Hundreds of DFL Voters Disenfranchised in Senate District 11 Primary
What if the very system so-called voting rights activists instituted to take the inconvenience out of voting in person at the polls in fact ended up disenfranchising hundreds of voters instead? That’s one potential take-away from the fiasco that resulted in the disenfranchisement of hundreds of voters who mailed in ballots in the recent DFL special Senate primary, only to discover their votes didn’t count.
The ballots arrived too late to be included in the tally, according to the Duluth News Tribune.
More than 400 mail-in ballots went uncounted in the special election primary in Senate District 11 earlier this month. The ballots were returned following the Jan. 22 primary and arrived too late to be counted.
Most of the late ballots came in Carlton County, where 250 ballots arrived Friday — days after the election, said Auditor Paul Gassert, who added that ballots continued to trickle in Monday with 12 more.
“If I’m a voter,” Gassert said, “it’s frustrating.”
Winning candidate Stu Lourey’s margin of victory of 233 votes was well within the total number of ballots that were left unopened and uncounted. In fact, voters continue to be disenfranchised daily as more mail-in ballots trickle in.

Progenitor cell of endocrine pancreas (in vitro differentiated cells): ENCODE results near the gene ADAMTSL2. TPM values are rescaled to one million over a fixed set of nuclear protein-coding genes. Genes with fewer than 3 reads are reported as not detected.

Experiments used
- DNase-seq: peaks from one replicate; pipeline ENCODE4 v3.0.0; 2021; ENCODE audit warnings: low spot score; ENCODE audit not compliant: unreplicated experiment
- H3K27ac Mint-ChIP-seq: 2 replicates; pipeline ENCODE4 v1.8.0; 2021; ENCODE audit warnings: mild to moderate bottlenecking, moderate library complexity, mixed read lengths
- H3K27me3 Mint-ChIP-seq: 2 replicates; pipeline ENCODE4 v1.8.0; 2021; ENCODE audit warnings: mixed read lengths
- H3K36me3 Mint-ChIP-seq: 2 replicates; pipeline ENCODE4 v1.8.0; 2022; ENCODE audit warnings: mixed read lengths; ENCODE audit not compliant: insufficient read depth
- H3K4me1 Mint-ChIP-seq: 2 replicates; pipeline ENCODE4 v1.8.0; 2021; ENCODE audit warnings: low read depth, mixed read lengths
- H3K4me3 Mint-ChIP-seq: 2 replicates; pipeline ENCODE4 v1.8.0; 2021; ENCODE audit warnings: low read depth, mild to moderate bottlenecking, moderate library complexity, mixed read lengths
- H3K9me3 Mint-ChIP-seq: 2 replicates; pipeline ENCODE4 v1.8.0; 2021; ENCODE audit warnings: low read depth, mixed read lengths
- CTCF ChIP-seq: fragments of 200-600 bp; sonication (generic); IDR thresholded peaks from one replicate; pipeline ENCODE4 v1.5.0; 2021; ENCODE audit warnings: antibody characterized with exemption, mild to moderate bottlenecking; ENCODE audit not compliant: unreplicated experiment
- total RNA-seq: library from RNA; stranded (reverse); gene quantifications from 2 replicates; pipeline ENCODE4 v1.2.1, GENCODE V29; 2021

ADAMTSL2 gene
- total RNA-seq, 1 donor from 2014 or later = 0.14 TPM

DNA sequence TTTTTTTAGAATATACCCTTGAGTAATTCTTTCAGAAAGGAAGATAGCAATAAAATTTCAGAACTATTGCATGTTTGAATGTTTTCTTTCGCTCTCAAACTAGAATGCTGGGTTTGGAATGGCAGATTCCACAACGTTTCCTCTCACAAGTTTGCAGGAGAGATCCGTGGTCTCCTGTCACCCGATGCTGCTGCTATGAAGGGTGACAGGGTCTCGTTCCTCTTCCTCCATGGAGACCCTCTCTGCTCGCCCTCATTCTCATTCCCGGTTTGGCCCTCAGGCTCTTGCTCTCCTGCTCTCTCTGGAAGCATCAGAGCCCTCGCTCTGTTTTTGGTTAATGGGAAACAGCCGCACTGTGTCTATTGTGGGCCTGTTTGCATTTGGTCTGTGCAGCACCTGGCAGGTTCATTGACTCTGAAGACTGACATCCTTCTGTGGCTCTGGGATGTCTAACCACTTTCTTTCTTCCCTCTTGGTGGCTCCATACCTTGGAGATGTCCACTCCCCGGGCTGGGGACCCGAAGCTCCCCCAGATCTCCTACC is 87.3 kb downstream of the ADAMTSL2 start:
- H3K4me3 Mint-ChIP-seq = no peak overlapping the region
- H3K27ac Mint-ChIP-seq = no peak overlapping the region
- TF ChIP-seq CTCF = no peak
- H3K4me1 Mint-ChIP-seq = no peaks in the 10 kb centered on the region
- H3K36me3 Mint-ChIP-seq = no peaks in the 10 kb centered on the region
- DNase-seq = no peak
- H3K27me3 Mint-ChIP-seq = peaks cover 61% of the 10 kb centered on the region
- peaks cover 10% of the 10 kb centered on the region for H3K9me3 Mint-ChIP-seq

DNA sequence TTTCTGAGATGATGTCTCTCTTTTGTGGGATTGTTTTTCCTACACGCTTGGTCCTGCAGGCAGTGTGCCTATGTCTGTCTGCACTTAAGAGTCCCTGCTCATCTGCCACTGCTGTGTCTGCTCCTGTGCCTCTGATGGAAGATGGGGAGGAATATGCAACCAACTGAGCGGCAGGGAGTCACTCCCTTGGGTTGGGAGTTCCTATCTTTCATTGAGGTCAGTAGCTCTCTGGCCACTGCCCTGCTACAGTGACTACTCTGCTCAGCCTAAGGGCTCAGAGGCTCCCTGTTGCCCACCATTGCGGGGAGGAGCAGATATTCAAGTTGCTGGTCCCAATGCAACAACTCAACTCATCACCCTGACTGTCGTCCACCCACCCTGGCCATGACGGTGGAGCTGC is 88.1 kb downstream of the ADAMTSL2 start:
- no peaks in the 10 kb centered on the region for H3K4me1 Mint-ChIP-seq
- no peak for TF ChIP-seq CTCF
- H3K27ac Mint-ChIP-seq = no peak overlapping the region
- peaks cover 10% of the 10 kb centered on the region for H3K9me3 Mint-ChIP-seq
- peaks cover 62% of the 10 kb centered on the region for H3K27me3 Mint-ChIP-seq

Senate District 11 serves Carlton and Pine counties as well as small parts of St. Louis and Kanabec counties. Only Carlton and Pine counties feature mail-ballot precincts in the district, totaling slightly more than 3,000 registered mail-in voters. Mail-in balloting has become a popular mechanism throughout the state for some of its rural-most areas.
In the case of the Senate District 11 special election, Carlton County, in particular, struggled to get out the primary ballots following the Gov. Dayton order. Supplies that had dwindled following the November midterms had to be replenished in short order, Gassert said. There was also no mail delivery on Martin Luther King Jr. Day, which fell the day before the primary and slowed the return of ballots.
Yet Minnesota Secretary of State Steve Simon’s office appeared to downplay the clear cut case of hundreds of Minnesotans whose votes didn’t count and may well have swung the outcome of the primary election.
“The truncated timeline for the special election in Senate District 11 is a challenge for election administrators and county auditors to get (mail-in) ballots out and get them back,” said spokesman Ben Petok of the Minnesota Secretary of State’s Office.
Maybe mailing it in when it comes to voting isn’t everything it’s cracked up to be. In fact, local election officials warn it could be deja vu all over again in the special election in Senate District 11 coming up on February 5.